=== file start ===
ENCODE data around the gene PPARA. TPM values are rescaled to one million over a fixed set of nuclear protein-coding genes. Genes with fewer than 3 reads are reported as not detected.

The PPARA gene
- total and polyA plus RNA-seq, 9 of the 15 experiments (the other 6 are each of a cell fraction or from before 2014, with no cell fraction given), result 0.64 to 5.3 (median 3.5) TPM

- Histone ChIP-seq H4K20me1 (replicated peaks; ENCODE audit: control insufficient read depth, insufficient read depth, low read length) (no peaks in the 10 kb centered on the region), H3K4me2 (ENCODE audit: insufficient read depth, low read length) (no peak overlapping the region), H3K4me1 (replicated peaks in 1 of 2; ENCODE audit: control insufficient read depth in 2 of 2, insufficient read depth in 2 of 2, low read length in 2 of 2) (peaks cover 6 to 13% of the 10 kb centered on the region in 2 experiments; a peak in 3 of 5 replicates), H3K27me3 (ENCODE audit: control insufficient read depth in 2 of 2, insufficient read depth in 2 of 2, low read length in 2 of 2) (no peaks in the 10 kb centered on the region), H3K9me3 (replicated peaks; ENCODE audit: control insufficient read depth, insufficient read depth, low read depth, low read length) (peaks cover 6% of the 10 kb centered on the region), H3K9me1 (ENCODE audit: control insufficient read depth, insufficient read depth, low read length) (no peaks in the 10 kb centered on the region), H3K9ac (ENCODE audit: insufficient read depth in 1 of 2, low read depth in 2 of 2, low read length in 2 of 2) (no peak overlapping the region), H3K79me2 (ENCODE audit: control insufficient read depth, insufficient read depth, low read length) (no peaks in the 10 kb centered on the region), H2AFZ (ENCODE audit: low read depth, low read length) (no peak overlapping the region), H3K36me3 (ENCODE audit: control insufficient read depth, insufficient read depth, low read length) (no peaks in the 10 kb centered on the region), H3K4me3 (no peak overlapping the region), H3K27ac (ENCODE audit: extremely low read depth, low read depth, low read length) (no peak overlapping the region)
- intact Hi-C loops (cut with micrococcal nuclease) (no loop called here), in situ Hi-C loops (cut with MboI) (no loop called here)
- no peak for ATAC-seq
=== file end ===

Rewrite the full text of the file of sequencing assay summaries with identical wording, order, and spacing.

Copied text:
ENCODE data around the gene PPARA. TPM values are rescaled to one million over a fixed set of nuclear protein-coding genes. Genes with fewer than 3 reads are reported as not detected.

The PPARA gene
- total and polyA plus RNA-seq, 9 of the 15 experiments (the other 6 are each of a cell fraction or from before 2014, with no cell fraction given), result 0.64 to 5.3 (median 3.5) TPM

- Histone ChIP-seq H4K20me1 (replicated peaks; ENCODE audit: control insufficient read depth, insufficient read depth, low read length) (no peaks in the 10 kb centered on the region), H3K4me2 (ENCODE audit: insufficient read depth, low read length) (no peak overlapping the region), H3K4me1 (replicated peaks in 1 of 2; ENCODE audit: control insufficient read depth in 2 of 2, insufficient read depth in 2 of 2, low read length in 2 of 2) (peaks cover 6 to 13% of the 10 kb centered on the region in 2 experiments; a peak in 3 of 5 replicates), H3K27me3 (ENCODE audit: control insufficient read depth in 2 of 2, insufficient read depth in 2 of 2, low read length in 2 of 2) (no peaks in the 10 kb centered on the region), H3K9me3 (replicated peaks; ENCODE audit: control insufficient read depth, insufficient read depth, low read depth, low read length) (peaks cover 6% of the 10 kb centered on the region), H3K9me1 (ENCODE audit: control insufficient read depth, insufficient read depth, low read length) (no peaks in the 10 kb centered on the region), H3K9ac (ENCODE audit: insufficient read depth in 1 of 2, low read depth in 2 of 2, low read length in 2 of 2) (no peak overlapping the region), H3K79me2 (ENCODE audit: control insufficient read depth, insufficient read depth, low read length) (no peaks in the 10 kb centered on the region), H2AFZ (ENCODE audit: low read depth, low read length) (no peak overlapping the region), H3K36me3 (ENCODE audit: control insufficient read depth, insufficient read depth, low read length) (no peaks in the 10 kb centered on the region), H3K4me3 (no peak overlapping the region), H3K27ac (ENCODE audit: extremely low read depth, low read depth, low read length) (no peak overlapping the region)
- intact Hi-C loops (cut with micrococcal nuclease) (no loop called here), in situ Hi-C loops (cut with MboI) (no loop called here)
- no peak for ATAC-seq